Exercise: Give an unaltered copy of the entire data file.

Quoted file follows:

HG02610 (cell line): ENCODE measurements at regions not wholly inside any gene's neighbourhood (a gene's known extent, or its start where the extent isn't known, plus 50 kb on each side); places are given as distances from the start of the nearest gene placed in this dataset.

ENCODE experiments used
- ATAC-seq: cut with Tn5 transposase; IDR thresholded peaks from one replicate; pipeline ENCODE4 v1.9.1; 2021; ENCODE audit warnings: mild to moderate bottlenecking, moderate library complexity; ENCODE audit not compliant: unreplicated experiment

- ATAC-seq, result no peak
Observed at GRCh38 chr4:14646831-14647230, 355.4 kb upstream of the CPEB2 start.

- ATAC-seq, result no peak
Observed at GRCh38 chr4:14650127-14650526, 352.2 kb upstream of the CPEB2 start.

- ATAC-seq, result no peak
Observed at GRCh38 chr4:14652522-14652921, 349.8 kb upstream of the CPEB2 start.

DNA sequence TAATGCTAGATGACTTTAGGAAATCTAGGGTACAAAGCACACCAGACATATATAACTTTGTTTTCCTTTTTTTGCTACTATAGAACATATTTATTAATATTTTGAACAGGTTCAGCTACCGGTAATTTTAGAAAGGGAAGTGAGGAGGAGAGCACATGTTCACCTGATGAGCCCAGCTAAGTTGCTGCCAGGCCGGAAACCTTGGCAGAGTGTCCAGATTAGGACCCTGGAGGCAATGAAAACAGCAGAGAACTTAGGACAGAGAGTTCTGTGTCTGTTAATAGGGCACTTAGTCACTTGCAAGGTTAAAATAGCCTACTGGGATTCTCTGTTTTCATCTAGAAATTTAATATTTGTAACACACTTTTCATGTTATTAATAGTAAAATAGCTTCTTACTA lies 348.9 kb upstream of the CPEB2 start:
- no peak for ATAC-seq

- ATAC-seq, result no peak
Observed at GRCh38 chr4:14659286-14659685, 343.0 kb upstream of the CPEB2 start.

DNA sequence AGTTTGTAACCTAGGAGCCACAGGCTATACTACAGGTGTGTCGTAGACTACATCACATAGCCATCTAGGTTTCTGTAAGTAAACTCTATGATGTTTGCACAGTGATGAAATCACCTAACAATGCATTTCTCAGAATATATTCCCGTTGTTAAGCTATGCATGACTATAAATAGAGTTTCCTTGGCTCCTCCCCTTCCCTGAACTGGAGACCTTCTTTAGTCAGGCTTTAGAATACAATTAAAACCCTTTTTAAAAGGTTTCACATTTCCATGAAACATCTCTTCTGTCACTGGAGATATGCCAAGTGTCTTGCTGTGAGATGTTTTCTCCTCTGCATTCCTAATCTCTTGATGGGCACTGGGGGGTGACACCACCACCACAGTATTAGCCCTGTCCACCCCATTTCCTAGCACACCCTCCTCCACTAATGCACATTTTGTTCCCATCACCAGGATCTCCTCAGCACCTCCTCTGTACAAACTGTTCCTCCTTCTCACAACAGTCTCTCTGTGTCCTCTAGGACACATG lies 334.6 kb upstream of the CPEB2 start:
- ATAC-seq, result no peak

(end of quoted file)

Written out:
HG02610 (cell line): ENCODE measurements at regions not wholly inside any gene's neighbourhood (a gene's known extent, or its start where the extent isn't known, plus 50 kb on each side); places are given as distances from the start of the nearest gene placed in this dataset.

ENCODE experiments used
- ATAC-seq: cut with Tn5 transposase; IDR thresholded peaks from one replicate; pipeline ENCODE4 v1.9.1; 2021; ENCODE audit warnings: mild to moderate bottlenecking, moderate library complexity; ENCODE audit not compliant: unreplicated experiment

- ATAC-seq, result no peak
Observed at GRCh38 chr4:14646831-14647230, 355.4 kb upstream of the CPEB2 start.

- ATAC-seq, result no peak
Observed at GRCh38 chr4:14650127-14650526, 352.2 kb upstream of the CPEB2 start.

- ATAC-seq, result no peak
Observed at GRCh38 chr4:14652522-14652921, 349.8 kb upstream of the CPEB2 start.

DNA sequence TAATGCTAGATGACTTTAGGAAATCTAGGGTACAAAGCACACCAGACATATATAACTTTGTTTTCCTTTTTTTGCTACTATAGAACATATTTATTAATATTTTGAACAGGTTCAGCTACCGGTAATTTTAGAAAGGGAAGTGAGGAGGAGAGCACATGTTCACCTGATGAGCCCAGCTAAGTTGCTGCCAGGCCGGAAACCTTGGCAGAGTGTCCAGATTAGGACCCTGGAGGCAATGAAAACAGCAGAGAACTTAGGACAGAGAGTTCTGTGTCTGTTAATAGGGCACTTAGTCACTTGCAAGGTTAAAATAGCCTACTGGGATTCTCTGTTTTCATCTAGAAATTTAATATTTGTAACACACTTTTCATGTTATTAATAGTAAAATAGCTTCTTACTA lies 348.9 kb upstream of the CPEB2 start:
- no peak for ATAC-seq

- ATAC-seq, result no peak
Observed at GRCh38 chr4:14659286-14659685, 343.0 kb upstream of the CPEB2 start.

DNA sequence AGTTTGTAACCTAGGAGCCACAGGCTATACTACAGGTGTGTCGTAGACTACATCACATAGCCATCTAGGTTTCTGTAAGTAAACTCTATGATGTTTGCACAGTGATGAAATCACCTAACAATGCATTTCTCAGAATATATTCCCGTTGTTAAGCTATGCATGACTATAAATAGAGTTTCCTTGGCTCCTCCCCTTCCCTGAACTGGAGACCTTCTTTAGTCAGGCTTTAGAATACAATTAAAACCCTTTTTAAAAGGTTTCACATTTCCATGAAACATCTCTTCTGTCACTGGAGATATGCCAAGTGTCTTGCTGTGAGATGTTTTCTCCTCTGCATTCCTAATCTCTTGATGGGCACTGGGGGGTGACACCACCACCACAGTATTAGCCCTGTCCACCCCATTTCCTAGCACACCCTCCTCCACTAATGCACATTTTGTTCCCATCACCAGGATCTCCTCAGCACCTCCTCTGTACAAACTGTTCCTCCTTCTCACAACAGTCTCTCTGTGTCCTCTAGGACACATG lies 334.6 kb upstream of the CPEB2 start:
- ATAC-seq, result no peak